As I walked behind the grandstand to get to my shooting position for the Freestyle, the sun was setting in a perfectly clear evening sky. The light was rich and lemony, and from where I stood it backlit and haloed what looked like an army streaming across the causeway that leads to the Stadium.
It was an astounding sight: 25,000 people marching toward dressage.
If the last set of the Special was perhaps the finest single hour of competitive dressage ever, the Freestyle was pure good entertainment. The music itself, played over the wonderful sound system in the WEG stadium, was a joy to listen to. Even the best freestyle music, if played over the caliber of speakers that we find at most shows, is just … music. But when played on a great system like this one, it really enhances the performances.
And amazing performances they were!
Isabel and “Hannes” really started the ball rolling by scoring an 80%. Remember just a few years ago, when an 80% would have won the gold? Then Laura Bechtolsheimer and “Alf” opened the last set with their phenomenal piaffe, passage and pirouettes for an 85.3% and the house was starting to rock.
It was Fuego that made the rafters shake. The horse just naturally endears himself to a crowd: first he wows them with a warm up pass of the most uphill, extravagant changes around the outside of the arena, and then stops and scratches his nose on his leg. How can you not be charmed? He’s got the whole sexy/boyish/rock star thing down, like a Spanish Elvis.
If ever a piece of music matched a horse, it is Fuego’s. He stamped out the piaffe and passage as if he was dancing to the flamenco on a parquet floor. Juan Munoz Diaz rode one tempis straight up the centerline one handed, and the crowd went a little crazy. When he came up centerline for the final time, again one handed, this time in passage, he gestured to the crowd to bring it up a notch … and boy, did they! By the time he halted (well, sort of halted) they were practically drowning out the music. Juan whipped his hat off in a wild salute, and Fuego nearly jumped out from under him as the crowd completely erupted.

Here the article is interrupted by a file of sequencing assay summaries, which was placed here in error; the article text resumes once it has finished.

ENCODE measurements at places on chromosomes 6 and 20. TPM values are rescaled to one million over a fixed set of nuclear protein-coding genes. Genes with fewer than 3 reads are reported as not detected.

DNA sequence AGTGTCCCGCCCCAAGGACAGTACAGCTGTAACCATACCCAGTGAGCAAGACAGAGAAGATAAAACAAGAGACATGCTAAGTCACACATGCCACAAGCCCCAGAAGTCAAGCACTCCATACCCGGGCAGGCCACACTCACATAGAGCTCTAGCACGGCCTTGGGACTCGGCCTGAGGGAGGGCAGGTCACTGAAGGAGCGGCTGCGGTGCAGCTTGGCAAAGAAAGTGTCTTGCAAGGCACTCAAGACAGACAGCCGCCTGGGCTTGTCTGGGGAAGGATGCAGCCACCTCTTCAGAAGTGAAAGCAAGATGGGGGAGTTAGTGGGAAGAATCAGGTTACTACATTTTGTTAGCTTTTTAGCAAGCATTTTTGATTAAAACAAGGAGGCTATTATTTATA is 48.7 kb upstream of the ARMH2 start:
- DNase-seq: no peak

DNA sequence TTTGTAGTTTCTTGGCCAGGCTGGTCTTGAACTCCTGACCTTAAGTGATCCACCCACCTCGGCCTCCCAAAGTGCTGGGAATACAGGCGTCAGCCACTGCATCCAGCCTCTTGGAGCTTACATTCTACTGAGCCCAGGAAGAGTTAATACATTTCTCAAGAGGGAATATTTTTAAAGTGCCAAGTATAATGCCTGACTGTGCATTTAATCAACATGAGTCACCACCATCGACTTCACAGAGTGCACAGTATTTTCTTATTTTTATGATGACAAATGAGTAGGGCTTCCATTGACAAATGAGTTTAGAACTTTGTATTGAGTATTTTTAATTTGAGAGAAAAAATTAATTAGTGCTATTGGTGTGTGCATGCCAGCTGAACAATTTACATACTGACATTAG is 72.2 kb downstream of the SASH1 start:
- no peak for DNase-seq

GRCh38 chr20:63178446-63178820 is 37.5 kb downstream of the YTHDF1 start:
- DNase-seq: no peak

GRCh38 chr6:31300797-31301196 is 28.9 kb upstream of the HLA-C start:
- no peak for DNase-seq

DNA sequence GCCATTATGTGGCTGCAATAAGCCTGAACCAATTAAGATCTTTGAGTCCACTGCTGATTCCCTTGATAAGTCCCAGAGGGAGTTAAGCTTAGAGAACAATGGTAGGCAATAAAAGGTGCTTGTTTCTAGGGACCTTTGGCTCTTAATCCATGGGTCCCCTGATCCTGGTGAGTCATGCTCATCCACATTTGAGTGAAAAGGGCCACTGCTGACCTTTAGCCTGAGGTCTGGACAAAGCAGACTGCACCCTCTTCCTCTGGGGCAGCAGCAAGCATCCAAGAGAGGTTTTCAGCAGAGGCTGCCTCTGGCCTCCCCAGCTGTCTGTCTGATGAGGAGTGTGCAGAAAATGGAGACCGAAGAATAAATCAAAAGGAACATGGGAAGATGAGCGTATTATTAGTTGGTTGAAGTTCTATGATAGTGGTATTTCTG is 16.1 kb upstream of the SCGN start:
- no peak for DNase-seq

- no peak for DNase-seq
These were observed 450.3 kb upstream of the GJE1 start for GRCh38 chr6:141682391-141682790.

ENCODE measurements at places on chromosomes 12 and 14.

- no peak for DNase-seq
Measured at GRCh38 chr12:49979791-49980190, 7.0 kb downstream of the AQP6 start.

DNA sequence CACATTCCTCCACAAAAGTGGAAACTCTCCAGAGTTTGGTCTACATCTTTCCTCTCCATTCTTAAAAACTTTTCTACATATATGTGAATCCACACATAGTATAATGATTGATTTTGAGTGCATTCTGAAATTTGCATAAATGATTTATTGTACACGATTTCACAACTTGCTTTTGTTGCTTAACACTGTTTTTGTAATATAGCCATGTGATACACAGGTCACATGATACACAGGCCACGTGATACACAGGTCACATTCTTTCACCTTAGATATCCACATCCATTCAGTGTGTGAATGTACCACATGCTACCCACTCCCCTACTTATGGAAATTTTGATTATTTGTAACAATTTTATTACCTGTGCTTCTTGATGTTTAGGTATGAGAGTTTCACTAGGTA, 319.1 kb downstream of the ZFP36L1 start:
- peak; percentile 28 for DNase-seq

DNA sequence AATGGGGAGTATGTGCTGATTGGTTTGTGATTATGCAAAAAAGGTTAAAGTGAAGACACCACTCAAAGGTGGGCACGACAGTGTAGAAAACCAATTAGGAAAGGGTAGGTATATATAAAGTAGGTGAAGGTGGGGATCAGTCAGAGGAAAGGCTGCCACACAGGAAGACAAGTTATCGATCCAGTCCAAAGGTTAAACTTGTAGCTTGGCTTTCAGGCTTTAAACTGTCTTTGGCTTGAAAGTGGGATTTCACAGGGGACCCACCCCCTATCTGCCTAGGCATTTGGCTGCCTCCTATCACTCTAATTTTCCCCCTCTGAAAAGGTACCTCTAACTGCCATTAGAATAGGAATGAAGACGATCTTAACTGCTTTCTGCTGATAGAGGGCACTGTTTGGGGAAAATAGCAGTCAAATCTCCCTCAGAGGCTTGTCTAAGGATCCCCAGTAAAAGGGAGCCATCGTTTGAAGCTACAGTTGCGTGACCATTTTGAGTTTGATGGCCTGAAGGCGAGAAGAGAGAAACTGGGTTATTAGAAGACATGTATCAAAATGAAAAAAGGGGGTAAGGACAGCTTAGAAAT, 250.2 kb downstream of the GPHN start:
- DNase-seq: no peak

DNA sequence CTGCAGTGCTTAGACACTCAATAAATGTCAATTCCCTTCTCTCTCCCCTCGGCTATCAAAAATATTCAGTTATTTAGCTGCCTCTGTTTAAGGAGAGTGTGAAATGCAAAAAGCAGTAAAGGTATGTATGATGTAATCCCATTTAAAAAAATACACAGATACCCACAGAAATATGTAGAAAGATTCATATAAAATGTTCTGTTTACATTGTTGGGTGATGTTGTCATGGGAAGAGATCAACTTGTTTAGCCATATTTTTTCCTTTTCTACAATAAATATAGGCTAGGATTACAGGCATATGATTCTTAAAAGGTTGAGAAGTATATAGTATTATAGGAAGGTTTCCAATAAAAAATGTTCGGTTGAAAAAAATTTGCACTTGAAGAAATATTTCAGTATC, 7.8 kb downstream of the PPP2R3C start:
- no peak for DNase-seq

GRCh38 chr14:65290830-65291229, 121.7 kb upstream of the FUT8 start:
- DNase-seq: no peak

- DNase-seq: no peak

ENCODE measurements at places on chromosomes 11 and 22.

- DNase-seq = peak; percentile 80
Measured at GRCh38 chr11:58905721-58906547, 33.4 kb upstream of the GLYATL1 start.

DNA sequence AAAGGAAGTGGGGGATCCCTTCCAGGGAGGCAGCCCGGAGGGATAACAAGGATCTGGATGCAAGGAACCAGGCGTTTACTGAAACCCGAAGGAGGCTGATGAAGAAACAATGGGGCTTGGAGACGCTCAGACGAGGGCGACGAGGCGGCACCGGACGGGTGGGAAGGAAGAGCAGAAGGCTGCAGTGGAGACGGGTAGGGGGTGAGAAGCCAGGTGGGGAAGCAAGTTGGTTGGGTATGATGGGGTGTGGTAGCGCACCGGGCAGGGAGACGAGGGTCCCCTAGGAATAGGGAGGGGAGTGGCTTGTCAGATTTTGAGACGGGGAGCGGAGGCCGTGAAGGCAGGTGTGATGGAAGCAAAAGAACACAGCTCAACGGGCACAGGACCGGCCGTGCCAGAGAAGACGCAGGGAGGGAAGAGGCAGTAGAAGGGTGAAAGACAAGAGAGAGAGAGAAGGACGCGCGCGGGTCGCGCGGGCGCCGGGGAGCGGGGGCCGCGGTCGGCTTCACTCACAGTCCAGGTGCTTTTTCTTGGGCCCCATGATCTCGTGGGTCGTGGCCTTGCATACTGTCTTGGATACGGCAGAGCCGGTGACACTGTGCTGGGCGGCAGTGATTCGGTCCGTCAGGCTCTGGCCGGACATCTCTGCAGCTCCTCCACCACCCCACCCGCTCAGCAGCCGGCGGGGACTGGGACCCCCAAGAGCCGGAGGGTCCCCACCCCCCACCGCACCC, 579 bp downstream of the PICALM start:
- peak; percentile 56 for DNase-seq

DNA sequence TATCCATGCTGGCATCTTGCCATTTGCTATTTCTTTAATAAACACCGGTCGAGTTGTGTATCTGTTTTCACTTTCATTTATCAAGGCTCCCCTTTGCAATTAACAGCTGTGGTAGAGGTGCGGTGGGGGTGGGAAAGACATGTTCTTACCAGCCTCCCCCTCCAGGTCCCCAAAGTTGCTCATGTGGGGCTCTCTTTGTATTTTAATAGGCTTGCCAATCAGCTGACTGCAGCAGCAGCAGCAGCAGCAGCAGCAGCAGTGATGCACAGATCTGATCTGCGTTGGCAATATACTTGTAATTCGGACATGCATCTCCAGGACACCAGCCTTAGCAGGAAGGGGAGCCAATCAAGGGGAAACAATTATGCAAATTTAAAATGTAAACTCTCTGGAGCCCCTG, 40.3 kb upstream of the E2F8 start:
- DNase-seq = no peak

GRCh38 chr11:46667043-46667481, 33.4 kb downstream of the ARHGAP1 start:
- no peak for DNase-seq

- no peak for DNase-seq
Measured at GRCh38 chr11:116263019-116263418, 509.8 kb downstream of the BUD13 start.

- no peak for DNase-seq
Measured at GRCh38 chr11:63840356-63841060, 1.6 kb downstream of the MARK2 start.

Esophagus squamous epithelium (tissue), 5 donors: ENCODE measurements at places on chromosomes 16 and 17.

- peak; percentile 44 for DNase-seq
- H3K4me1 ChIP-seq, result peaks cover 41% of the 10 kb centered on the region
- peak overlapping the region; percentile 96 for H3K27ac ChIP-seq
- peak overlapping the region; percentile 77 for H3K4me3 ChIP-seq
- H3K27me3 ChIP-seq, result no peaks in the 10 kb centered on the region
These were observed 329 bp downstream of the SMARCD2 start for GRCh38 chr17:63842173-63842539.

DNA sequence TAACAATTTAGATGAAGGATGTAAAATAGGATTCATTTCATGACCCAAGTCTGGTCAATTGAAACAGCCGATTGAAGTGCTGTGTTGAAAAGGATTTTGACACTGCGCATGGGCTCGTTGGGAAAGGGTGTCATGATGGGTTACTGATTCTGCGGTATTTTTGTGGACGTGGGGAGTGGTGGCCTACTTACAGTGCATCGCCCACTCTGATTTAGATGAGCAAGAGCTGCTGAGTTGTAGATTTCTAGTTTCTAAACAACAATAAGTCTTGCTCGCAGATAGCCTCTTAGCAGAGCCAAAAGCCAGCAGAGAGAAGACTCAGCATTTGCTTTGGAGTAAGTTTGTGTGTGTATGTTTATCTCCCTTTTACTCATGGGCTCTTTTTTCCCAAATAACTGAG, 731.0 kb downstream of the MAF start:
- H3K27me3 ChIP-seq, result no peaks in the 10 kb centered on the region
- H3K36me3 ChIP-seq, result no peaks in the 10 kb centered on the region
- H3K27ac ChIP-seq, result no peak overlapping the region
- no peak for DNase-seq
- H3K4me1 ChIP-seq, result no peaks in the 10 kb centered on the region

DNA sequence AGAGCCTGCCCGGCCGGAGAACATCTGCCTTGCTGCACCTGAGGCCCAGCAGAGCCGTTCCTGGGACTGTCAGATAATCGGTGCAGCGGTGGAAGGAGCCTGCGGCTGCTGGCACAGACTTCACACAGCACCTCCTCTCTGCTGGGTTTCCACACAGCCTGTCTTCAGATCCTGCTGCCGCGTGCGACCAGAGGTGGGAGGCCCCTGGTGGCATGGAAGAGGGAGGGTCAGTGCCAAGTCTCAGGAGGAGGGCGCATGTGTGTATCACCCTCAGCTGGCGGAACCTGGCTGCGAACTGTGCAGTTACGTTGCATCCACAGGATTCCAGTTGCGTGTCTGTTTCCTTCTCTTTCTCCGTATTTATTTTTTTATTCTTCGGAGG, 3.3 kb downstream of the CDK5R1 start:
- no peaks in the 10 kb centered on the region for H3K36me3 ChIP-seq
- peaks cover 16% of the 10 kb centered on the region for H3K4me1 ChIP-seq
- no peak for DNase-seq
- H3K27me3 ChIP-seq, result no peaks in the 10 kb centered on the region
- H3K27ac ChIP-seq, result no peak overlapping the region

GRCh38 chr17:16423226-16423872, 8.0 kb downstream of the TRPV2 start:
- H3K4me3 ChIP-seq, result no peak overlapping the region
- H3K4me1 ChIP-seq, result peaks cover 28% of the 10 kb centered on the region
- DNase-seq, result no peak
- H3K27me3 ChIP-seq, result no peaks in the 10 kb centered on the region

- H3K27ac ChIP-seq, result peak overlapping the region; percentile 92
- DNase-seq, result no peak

For just a moment it must have been hard to be Totillas. He and Edward had to follow this frenzy, and the difference in styles was almost unsettling, going from Latin dance fever to Toto’s sublime majesty. But the crowd went with him. There were a couple of little bobbles: a break to the canter in the beginning trot work, an uneven step or two in the first piaffe. But the quality of Toto’s movement, his ability to expand and contract through the extensions and collections, his rhythmic, on-the-spot piaffes and pirouettes, the building drama of his music, even the fact that his walk was stellar in the middle of mayhem…. Yeah, they deserved their 91%.
To be sure, it was hard to be Ravel after that. I mean, how do you follow not just the one amazing horse, but all three of them? But Steffen did. He’s kept the same Coldplay/Safety Dance/Rolling Stones music, but added difficulty to the routine, with four double canter pirouettes, two piaffe half pirouettes, and a whole lot of tricky transitions. It was a great ride, good enough for another bronze medal, and there were flags waving everywhere in the stands.
The most overlooked ride of the night was Imke Schellekens-Bartels and Hunter Douglas Sunrise. Even most of us photographers couldn’t really shoot much of it, because in the short gap between Ravel and Sunrise we needed to shift into our awards position in order to get the medal ceremonies. From the side of the arena, sitting low so as not to block anyone’s view, we could barely see above the arena rails. But a certain “O” judge, who was watching the streaming video at home, said it was one of the nicest rides of the night.
And then 25,000 people streamed out into the night. When I left the press center at nearly midnight, there was still a sea of red taillights queuing up at the parking lot exits.